In recent years, India has become a somewhat unlikely site of a particular kind of speculative fiction novel. Mid-2014 saw the publication of Monica Byrne’s The Girl in the Road, featuring an Indian protagonist and a journey across a bridge that spanned the Indian Ocean all the way to Africa. One year later, we had Anthony Trevelyan’s The Weightless World, and a quest for an anti-gravity machine in the wilderness of Western India. 2016 saw Anil Menon’s Half of What I Say, a near-future dystopic novel centered upon the invention of “Super Wi-Fi” for connecting Indian villages to the high-speed web. What unites these novels – apart from their choice of India as a location – is a near-future setting, and a story of overconfident techno-utopianism, episodic violence and personal tragedy, against the backdrop of a certain kind of alien strangeness, the strangeness of India. While the choice of location might be a natural one for Menon, who is Indian, it was certainly a conscious decision on the part of Byrne and Trevelyan, neither of whose novels needed to be set in India (by “needed”, I mean that the core plot would work as well in a different location). Which, of course, raises the question: why India?
Interestingly, however, this sudden profusion of near-futuristic techno-dystopian speculative fiction was anticipated – and presaged – more than twelve years ago, in Ian McDonald’s River of Gods. Although separated by a decade, elements of River of Gods resonate strongly in the three novels published over the last three years. Consequently, thinking of River of Gods alongside what came after it might illuminate the existence of a small – but steadily growing – corpus of 21st-century speculative fiction that locates itself – geographically, socially and even culturally – in India.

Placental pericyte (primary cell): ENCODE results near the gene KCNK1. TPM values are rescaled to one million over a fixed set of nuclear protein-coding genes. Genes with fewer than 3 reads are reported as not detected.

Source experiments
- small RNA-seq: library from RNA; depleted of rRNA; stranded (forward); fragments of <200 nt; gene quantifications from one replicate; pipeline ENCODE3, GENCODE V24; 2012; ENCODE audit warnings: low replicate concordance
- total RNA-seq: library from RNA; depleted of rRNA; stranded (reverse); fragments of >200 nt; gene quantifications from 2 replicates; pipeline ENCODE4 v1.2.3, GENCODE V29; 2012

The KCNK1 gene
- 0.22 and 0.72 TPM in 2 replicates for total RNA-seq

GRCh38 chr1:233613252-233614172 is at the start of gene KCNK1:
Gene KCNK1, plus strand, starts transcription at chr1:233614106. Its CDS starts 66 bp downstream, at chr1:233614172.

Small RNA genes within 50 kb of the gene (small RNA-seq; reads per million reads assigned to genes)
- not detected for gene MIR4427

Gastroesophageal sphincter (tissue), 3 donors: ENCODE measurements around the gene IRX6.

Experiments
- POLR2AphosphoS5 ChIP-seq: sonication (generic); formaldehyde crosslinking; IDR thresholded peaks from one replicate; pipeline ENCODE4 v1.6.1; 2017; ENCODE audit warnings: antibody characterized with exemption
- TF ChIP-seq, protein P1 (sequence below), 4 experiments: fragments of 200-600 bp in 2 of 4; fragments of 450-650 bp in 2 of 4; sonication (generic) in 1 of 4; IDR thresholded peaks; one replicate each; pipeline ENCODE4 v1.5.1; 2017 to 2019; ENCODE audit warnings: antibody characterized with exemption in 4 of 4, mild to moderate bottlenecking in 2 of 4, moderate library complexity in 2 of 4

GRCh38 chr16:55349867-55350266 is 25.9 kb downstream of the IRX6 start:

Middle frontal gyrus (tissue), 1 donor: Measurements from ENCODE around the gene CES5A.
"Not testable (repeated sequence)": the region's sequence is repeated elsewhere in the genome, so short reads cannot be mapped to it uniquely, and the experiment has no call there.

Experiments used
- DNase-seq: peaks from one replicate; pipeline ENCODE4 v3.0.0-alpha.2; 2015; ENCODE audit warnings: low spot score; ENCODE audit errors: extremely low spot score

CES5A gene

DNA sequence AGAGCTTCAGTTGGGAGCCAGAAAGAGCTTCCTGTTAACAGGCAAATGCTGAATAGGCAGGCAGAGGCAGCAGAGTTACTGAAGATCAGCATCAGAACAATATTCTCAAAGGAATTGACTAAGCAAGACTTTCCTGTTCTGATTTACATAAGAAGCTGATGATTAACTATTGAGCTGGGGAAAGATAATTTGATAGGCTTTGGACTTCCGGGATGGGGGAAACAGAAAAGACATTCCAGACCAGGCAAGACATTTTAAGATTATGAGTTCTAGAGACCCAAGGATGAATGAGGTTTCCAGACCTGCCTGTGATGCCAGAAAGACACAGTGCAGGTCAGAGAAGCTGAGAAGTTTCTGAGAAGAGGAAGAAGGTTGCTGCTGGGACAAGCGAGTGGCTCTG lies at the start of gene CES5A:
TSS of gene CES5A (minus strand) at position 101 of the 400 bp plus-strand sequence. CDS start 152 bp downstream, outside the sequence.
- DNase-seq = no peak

River of Gods is a sprawling novel, set across the length and breadth of an India that has been balkanized into multiple feuding independent republics. Much of the action takes place across the nations of “Bharat,” “Awadh” and “Bengal,” which roughly correspond to the northern belt of present-day India, running from west to east. The novel combines two frighteningly plausible tropes of the near future: water wars between nations, and artificial intelligence reaching the point of singularity. McDonald’s “India,” which is a mélange of super-technology and superstition, great-game politics and street riots, spirituality and extreme violence, becomes – because of its lack of regulations upon A.I. development – the site of a showdown between A.I. that is desperate to attain autonomy, and humanity that is desperate to stop it.
The second twinned word in each of these pairs suggests why River of Gods is set in India. Paradoxes can be exploited to the hilt, a sprawling novel finds its match in a sprawling backdrop in a way that could not happen in a more… well-ordered world. River of Gods has far too many characters and far too many intersecting plotlines to keep track of; the reader is left gasping for breath at many points in the novel, and it is certainly a testament to McDonald’s skill as a writer that it all comes together at the end. The largeness of the canvas allows for a freer rein to the imagination.
The risk, of course, is the descent into lazy clichés from the V.S. Naipual school (the Gollancz blurb to River of Gods is particularly guilty in that respect, starting with “Mother India,” and having the exquisite chutzpah to call the book ‘the great Indian novel of the new millennium’). And this is a trap that McDonald falls into, repeatedly. We know that religion plays an important role in Indian public life, and we know that contemporary India has a history of religious violence; but a novel that features one, long, continuing Hindutva-inspired riot from beginning to end, without further background and context, is both too quick and too unsubtle.